Since 2009, Minecraft has conquered the video gaming world to become one of the most recognisable brands on the planet – a title cemented by a vast array of merchandising, numerous upgrades, and Microsoft’s own buying out of parent company, Mojang, for $2.5bn. This success, coupled with the game’s addictive concept, meant it was only a matter of time before other parties paid attention.
Games like Minecraft can improve learning, motor skills, and creativity. Minecraft is in essence a digital version of classic block building, where players create interesting new environments and then go on adventures with the things they build.
Minecraft’s role in the educational sector began almost immediately after its launch, when creative teachers realised that they could use the game to explain physics concepts, like gravity, or teach students about historic sites and coding. Brian Painter (one such educator using Minecraft to teach programming) put the success of using the video game to teach down to increased engagement and familiarity: “Minecraft is familiar for kids and gives them a comfort level that isn’t there otherwise”. A high demand from teachers for a build specifically designed towards the classroom led Mojang to release MinecraftEDU in 2016.
Craft Your Future
With all the success in teaching programming, explaining quantum computing, and introducing city planning, it was only a matter of time before Minecraft was applied to the construction industry. Currently, construction firms are witnessing a widening skills gap, due in part to the aftermath of the recession, when contracted workers were prevalent, and partially because between 2018 and 2023 an estimated 400,000 skilled workers will retire. The skills gap has seen a drop in productivity and confidence within the industry, and finding a solution has become vital.
In an effort to inspire 12-14 year olds, the Chartered Institute of Building (CIOB) has launched Craft Your Future – a programme using the MinecraftEDU spin-off to teach children how to respond to common construction challenges within the fictional city of Newtown. Deputy Chief Executive of CIOB, Bridget Barlett, hopes the initiative will “help reveal why the industry is important and why a career in construction is so important”.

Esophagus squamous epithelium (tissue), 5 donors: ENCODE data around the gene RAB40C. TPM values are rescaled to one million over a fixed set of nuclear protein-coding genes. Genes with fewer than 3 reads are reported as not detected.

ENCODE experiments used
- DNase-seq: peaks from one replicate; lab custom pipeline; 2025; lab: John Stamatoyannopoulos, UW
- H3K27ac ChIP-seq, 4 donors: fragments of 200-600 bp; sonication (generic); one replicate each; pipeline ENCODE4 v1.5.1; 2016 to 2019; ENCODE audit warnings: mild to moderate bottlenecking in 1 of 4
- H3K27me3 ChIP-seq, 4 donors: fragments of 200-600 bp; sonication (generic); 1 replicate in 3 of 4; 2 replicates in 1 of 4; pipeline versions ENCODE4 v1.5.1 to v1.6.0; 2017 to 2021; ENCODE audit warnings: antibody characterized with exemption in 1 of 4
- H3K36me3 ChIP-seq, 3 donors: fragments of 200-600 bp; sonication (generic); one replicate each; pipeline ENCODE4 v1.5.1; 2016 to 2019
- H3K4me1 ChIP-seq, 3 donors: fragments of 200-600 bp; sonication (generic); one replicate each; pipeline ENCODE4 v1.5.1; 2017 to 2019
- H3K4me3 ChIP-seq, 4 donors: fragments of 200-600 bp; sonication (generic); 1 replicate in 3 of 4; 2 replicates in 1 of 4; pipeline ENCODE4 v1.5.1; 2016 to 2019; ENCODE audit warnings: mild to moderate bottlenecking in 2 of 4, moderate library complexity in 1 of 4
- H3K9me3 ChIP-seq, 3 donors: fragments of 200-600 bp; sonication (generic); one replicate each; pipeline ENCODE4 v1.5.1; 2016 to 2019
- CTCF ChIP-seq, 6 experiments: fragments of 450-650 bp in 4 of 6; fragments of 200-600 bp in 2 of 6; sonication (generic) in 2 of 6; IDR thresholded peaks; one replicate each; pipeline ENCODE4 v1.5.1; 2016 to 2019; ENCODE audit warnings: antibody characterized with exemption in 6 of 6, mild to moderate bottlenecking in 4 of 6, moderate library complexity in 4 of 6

And it isn’t just classrooms taking advantage of Minecraft’s capacity for teaching construction skills. According to Construction Enquirer, clients and contractors are doing the same in order to win over young minds.
How Effective is Minecraft?
One of Minecraft’s strongest points is the familiarity and accessibility it provides to children, making for a more engaging learning experience. But in return, there are limitations to what Minecraft can teach.
In the game, gravity is no issue, and as such complex ideas about supporting structures cannot be effectively conveyed. Meanwhile, away from issues with realism, other critics – such as Education Futures’ John Moravec, Ph.D. – note that “when forced upon students by schools, technologies that encourage play rapidly lose their appeal”.
These limitations however, pale in comparison to the benefits Minecraft has for children’s construction-based skills (and much more). People learn in a variety of ways, and providing Minecraft as an alternative to traditional teaching is providing children the chance to interact and get their hands dirty – all without ever setting foot on a real building site. Supporting Minecraft for this reason, Brian Painter noted in his programming class that “[Minecraft] allows the students to visualise what is happening with the program, and allows their creativity on what to do next to take off” making for a richer educational experience and greater success.
Although Minecraft in the classroom has some opposition, it’s clear that CIOB and the majority of the construction industry are ready to try it in order to close the skills gap and bring fresh blood into construction firms. We’ll have to wait and see how Minecraft affects young people’s motivation to develop a career in construction, but in the meantime we can be glad that the industry are approaching the challenge from a number of creative and intriguing angles. In classrooms up and down the country, the next generation of construction excellence is starting right now.